January 12, 2015

Case Study: A Clear View of a Utility’s Transmission System

Northeast Utility Company towers

Northeast Utility Company towersA prominent international gas and electric utility company that serves the northeastern United States turned to Pictometry® imagery provided by EagleView® Technologies for solutions in their struggle to effectively validate assets. The company has thousands of transmission towers and more than 2,800 miles of overhead lines to accurately classify in order to ensure proper maintenance and avoid interruptions in service to customers.

Although they all perform the same function, the transmission towers that support overhead lines are not uniform throughout the network. Some are made of wood, while others are formed from steel lattice work or tubular steel poles. According to the company data manager, “This patchwork is a result of varying ages and geographic locations. For example, in Massachusetts it’s easy to get wood poles, but in New York it’s a little tougher.”

The different composition makes accurately classifying towers essential. Just as you wouldn’t maintain a wooden fence the same way you would a metal one, the towers must be handled differently in terms of maintenance, allocation of costs and replacement schedule.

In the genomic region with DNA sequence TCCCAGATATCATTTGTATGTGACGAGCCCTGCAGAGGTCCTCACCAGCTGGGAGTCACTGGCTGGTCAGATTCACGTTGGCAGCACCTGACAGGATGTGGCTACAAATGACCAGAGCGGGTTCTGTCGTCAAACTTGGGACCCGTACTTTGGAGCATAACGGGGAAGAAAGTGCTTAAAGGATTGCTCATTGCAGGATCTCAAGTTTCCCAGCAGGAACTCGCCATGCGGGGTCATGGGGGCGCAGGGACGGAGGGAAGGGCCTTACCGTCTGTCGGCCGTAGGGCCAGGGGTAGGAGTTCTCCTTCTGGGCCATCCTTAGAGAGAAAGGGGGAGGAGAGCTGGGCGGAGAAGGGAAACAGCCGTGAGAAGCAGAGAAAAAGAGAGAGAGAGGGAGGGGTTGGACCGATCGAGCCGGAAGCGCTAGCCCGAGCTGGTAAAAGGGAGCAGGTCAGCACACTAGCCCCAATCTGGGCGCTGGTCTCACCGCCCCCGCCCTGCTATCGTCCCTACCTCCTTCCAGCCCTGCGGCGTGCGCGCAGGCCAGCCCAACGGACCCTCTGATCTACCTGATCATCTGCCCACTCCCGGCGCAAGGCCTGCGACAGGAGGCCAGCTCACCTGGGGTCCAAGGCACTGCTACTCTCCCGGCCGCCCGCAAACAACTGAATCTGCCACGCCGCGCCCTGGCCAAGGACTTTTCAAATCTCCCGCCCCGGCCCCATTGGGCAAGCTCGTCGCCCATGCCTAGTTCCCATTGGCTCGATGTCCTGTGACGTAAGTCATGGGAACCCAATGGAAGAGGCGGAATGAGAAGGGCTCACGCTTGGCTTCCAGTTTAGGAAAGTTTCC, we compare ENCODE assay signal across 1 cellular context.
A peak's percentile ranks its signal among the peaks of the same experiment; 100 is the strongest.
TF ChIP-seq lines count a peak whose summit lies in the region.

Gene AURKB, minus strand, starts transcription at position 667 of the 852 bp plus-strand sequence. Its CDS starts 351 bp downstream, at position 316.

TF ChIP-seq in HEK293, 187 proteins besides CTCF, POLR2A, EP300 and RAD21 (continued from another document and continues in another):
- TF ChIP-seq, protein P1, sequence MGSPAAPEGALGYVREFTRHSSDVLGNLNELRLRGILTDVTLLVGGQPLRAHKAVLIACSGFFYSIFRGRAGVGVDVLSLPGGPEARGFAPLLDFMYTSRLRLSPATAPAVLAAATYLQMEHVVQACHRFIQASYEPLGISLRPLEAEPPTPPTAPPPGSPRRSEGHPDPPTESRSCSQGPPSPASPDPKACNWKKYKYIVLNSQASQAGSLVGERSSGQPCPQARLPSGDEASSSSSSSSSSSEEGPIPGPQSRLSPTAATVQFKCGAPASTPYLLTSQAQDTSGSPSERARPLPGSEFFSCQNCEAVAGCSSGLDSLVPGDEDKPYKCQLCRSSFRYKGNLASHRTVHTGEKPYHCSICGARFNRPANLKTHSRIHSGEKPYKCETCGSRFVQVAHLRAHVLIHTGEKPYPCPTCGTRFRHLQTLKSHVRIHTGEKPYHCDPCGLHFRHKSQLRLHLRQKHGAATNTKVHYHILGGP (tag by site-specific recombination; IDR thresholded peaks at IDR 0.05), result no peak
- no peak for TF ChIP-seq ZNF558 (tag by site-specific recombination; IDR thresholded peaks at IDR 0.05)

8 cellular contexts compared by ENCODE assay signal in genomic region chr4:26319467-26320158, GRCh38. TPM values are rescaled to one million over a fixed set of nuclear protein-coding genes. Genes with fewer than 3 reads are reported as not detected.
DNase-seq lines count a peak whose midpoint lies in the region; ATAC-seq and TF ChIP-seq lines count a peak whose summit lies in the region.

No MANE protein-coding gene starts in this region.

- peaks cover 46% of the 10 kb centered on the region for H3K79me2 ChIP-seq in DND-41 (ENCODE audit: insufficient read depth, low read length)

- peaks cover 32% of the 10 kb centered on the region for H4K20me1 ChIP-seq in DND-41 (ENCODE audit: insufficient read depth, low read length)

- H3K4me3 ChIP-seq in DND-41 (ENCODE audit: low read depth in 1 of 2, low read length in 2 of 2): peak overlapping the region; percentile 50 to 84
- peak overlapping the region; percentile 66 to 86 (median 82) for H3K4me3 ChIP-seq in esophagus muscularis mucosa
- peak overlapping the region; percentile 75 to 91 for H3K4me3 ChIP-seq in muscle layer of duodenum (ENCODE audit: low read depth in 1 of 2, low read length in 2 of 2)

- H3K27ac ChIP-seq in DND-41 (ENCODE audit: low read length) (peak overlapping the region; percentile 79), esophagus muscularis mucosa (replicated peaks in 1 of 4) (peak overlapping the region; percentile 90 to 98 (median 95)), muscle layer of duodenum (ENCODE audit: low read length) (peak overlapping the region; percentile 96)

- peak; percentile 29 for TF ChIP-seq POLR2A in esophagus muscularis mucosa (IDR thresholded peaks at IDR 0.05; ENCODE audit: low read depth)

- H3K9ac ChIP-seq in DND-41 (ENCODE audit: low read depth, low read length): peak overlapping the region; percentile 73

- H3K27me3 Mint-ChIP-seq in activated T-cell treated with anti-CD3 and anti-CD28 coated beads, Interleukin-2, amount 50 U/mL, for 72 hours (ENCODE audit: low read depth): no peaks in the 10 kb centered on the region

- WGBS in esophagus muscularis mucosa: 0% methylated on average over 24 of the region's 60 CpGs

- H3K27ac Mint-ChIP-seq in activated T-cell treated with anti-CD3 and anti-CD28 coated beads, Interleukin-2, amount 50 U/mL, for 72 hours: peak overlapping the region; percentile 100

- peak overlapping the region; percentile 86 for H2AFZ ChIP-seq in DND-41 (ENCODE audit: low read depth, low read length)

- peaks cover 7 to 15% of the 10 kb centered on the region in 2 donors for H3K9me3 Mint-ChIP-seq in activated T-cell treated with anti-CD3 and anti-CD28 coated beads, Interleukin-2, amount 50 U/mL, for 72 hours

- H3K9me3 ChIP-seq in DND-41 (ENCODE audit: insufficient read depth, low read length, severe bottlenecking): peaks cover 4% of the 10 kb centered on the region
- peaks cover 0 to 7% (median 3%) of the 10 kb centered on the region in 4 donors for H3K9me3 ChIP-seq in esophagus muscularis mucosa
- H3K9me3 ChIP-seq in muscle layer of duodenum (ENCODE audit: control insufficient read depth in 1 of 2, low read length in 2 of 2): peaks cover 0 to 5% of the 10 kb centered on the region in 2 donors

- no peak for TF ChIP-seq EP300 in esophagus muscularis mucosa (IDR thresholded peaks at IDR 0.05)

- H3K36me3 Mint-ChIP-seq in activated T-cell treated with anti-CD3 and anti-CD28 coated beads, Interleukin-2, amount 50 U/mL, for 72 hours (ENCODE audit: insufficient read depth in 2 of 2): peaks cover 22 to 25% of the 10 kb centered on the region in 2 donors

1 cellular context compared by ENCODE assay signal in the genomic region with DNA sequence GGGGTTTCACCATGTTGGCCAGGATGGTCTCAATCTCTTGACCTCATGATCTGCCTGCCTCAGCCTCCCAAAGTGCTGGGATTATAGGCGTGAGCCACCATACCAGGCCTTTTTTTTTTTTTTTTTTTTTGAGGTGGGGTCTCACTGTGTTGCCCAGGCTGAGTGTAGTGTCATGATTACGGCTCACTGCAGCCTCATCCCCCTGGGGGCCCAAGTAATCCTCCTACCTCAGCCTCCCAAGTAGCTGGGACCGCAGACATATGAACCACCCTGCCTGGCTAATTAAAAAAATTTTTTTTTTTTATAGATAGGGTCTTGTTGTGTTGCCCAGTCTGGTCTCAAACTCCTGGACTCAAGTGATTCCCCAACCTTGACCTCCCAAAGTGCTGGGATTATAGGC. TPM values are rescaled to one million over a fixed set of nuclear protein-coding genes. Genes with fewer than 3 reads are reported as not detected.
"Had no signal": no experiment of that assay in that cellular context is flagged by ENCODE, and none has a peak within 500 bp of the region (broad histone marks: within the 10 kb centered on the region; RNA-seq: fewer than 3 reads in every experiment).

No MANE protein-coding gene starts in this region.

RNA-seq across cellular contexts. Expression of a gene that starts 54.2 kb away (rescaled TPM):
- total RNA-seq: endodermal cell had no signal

Having undergone several mergers over the last six years, the company needed to organize its information and incorporate existing as-built records about the types of towers into its Smallworld geographic information system (GIS). A project team comprised of an internal project manager, a contractor project manager and six GIS contractors was assembled but the group quickly discovered the project was much more challenging than anyone had anticipated.

Not only were many of the records in the form of old CAD drawings, many more were simply missing or had never actually been acquired during the mergers. Four months into the effort, the team found their $650,000 budget was exhausted, and only 30 percent of the towers in the network were classified. The remaining 70 percent were either unknown or had conflicting data.

The company decided to turn to web-based orthogonal imagery — top-down aerial photographs that have been geometrically corrected to reduce distortion — to fill in the data gaps.

Find out how Pictometry imagery from EagleView helped this utility company.

Read the Case Study

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